Apple co-founder Steve Wozniak joins Planet Capital board of directors

Multi-function ATM and kiosk operator Planet Capital announced recently that Apple co-founder Steve Wozniak is joining the company’s board as advisor and director. Reported by CoinTelegraph, this move appears to signal increasing affiliation between Wozniak and blockchain infrastructure.

““[H]aving an engineer as innovative as Woz around to look over our shoulders and make suggestions is priceless,” said Planet Capital CTO Dan Sokol.

Planet Capital deploys kiosks programmed to act as multi-function payment systems, which simplifies financial transaction activity into an easy to use machine. The ATM kiosks provide traditional ATM functions, bill payments, and even full point of sale functionality.

What will interest Bitcoin Weekly readers is the ATMs also have two-way buy and sell options with numerous cryptocurrencies. Included for buying and selling is Bitcoin, Litecoin, Dogecoin, and any other future derivatives of cryptocurrencies that attain widespread demand.

Bitseed V2 now available for pre-order

Bitseed personal servers are small machines about the size of a thick book with a fully enclosed, fanless design. The machine is designed to run services and applications for customers looking for something obtrusive, which is why Bitseed is offering the Bitcoin Edition that can store and run the Bitcoin Core open source client (bitcoind) and maintain the entire blockchain (which has grown to over 26GB.)

The V2 device launches the bitcoin node automatically on startup and needs only to be plugged into the wall and attached to an Ethernet cable. No display monitor is needed. The OS is Unbuntu 14, with an optional GUI desktop; and it can support a mouse, keyboard, and monitor. The device ships with a 160GB hard drive.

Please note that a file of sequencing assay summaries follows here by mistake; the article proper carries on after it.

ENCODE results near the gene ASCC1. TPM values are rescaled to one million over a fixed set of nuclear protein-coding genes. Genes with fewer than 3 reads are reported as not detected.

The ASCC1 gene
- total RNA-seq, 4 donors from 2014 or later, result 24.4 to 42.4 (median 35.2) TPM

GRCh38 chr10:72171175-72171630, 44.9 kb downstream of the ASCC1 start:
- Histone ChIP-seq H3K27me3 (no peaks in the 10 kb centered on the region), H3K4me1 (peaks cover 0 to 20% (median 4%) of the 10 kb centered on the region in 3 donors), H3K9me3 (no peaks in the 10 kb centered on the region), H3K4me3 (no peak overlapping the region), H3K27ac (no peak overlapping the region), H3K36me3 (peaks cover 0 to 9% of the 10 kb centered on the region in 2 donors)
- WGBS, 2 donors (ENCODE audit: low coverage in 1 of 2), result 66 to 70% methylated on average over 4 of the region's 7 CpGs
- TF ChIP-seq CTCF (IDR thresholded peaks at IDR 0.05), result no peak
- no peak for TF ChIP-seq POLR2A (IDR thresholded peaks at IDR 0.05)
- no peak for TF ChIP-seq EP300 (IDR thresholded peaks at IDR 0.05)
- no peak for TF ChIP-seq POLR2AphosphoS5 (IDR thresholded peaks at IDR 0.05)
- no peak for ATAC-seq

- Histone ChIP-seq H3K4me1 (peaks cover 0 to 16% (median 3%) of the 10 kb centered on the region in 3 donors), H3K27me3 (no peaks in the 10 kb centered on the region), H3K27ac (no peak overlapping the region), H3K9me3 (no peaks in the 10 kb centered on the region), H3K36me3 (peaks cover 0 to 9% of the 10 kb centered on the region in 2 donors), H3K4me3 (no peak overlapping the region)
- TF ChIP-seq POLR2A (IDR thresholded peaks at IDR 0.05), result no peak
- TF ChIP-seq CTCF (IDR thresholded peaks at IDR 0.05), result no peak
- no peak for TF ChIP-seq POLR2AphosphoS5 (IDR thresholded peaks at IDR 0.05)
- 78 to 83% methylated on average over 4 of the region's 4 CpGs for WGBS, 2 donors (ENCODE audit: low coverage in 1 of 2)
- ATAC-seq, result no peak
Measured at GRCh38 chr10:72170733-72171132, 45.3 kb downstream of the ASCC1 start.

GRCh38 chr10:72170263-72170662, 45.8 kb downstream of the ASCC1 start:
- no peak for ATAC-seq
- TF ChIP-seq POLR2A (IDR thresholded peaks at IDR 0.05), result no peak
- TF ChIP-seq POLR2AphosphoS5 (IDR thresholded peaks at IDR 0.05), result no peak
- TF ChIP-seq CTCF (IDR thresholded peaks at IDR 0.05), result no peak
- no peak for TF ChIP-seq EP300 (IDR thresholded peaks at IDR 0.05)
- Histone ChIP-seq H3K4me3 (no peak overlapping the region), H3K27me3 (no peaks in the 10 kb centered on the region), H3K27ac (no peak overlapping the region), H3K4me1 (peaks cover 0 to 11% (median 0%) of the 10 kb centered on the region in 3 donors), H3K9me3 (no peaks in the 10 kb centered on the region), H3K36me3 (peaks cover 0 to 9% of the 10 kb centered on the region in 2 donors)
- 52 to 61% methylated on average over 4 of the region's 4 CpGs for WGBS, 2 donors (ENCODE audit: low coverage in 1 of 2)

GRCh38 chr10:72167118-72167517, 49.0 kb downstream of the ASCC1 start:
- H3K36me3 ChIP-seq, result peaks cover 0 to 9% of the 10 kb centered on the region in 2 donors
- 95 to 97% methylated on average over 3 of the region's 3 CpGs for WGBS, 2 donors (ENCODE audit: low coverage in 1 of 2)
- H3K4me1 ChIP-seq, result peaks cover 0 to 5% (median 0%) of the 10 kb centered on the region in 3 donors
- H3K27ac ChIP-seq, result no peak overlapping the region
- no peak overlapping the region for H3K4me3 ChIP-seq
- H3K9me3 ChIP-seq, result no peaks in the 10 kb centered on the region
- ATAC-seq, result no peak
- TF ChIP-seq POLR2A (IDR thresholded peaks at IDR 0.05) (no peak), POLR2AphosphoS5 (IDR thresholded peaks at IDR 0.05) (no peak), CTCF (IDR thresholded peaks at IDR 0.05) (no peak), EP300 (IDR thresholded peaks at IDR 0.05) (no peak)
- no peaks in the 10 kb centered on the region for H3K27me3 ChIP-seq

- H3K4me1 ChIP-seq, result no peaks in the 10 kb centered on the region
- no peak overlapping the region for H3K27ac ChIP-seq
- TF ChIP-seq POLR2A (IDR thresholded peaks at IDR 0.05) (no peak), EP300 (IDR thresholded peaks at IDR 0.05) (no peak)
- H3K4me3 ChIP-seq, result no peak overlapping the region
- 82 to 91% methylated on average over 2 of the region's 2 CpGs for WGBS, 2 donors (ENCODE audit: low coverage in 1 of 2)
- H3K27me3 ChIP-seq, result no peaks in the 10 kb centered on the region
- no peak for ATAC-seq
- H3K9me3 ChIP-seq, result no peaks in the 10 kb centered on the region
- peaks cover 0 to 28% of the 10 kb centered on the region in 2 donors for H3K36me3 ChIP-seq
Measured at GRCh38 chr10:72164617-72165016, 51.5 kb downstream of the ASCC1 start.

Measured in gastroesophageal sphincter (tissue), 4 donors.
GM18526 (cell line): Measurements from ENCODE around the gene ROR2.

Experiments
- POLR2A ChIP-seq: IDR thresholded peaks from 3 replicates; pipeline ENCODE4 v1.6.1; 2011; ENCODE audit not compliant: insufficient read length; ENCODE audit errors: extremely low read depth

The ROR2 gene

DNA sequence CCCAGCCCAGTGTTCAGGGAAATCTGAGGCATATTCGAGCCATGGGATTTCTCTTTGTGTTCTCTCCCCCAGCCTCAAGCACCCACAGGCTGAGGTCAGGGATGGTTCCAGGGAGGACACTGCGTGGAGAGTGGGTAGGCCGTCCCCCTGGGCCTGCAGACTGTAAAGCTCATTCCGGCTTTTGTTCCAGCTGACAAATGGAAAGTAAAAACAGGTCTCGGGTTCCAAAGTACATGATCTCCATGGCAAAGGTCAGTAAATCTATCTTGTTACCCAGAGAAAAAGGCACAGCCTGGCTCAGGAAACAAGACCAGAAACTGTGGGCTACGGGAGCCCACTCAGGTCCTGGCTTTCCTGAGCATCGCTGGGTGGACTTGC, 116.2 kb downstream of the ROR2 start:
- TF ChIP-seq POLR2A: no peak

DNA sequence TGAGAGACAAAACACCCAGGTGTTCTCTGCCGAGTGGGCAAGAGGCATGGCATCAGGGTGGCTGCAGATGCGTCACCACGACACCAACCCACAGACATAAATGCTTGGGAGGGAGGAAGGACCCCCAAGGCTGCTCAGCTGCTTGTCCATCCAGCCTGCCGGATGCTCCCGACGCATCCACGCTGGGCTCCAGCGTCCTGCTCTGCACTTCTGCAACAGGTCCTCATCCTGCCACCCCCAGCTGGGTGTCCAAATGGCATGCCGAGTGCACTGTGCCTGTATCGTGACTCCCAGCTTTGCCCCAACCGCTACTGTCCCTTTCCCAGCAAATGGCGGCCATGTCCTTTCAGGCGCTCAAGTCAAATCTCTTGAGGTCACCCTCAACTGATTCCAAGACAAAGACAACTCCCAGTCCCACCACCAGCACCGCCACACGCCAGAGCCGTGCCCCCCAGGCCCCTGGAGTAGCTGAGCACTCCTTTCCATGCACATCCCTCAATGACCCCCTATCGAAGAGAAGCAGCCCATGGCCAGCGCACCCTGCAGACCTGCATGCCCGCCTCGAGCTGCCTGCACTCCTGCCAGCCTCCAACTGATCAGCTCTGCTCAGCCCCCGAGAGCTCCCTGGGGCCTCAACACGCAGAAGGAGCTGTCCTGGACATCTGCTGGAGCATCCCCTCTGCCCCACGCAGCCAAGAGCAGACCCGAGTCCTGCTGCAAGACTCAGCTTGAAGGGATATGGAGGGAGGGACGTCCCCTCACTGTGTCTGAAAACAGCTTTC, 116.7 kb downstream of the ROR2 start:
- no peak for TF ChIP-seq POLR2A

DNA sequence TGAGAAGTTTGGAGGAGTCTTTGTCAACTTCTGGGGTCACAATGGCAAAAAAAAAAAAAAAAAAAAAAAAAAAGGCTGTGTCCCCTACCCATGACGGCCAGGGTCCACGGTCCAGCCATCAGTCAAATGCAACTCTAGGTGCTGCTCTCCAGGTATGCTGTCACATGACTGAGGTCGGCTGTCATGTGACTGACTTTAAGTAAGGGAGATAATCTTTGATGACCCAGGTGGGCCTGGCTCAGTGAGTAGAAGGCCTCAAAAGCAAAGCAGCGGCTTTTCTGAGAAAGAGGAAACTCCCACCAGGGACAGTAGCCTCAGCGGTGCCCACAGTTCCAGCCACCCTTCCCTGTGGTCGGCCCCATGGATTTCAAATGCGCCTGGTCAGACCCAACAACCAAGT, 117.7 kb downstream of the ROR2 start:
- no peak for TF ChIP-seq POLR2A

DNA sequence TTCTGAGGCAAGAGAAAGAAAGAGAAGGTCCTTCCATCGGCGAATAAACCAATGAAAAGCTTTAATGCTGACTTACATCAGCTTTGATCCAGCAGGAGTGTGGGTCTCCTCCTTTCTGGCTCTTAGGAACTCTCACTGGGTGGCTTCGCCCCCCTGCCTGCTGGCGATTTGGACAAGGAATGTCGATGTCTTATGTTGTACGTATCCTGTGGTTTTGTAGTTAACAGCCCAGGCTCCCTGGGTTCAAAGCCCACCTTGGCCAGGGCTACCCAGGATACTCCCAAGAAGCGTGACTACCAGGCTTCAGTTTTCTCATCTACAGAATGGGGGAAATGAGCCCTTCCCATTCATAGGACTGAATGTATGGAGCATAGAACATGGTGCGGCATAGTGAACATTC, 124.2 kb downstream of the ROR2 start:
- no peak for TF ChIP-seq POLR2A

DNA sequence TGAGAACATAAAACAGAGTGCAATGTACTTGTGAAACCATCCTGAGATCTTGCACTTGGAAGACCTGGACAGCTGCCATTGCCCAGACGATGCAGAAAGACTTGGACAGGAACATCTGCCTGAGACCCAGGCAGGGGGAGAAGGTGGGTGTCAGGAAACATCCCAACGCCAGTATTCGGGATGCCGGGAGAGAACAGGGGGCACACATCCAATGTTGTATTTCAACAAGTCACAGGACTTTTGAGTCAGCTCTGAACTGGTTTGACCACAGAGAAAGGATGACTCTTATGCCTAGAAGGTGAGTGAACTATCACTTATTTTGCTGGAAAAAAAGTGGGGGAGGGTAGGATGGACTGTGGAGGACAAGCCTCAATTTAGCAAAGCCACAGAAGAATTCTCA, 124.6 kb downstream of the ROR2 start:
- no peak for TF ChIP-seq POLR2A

Bitseed V2 currently sells at $149 for pre-orders and there is no information on when it will ship.

Bitseed V2 is also planned to mint flavors for altcoins, but only after an order comes in for 100 Bitseed V2 supporting that specific altcoin, e.g. if Bitseed receives 100 orders for Litecoin units, then single Litecoin units will become available.

Case announced at TechCrunch Disrupt NY

Case Wallet Inc. (aka CryptoLabs) recently presented their product, a bitcoin hardware wallet called Case, at TechCrunch Disrupt NY, the sixth annual technology conference for product and company launches.

Case differs from many of the other wallets on the market by combining a credit-card sized device with a GSM chip for cellular network communication. The device will not require a computer or phone tethered for bitcoin transactions to occur.

Case integrates a multi-signature, multi-factor hardware concept to protect user security by using both the device (in the user’s hands) and a cloud service to deliver enhanced security. With a 2-3 multi-signature setup, the service requires both the device and the cloud service to sign before a transaction can be processed. The cloud-stored key can only be accessed via a biometric fingerprint scanner on the device (sent to the server for verification)

A third key is kept in a secure service by Case for situations when the device is lost or stolen, allowing the user to recover lost wallets.

“As online blockchain technologies evolve as a means for buying and selling bitcoin, they will require devices like Case to ensure security and maintain privacy,” stated Case Chief Technology Officer Stephen Schultz.

As a hardware wallet, Case also seeks to simplify the process of transacting in bitcoin. With the GSM chip and a QR code reader, Case replaces a smartphone wallet with a single-function device that securely interacts with bitcoin and provides ease-of-use.

Case will be will shipping in Summer 2015 with limited availability (only 1,000 units in the first run) for an introductory price of $199. Pre-orders have already started.

Photo credit: Steve Wozniak, Wikipedia photo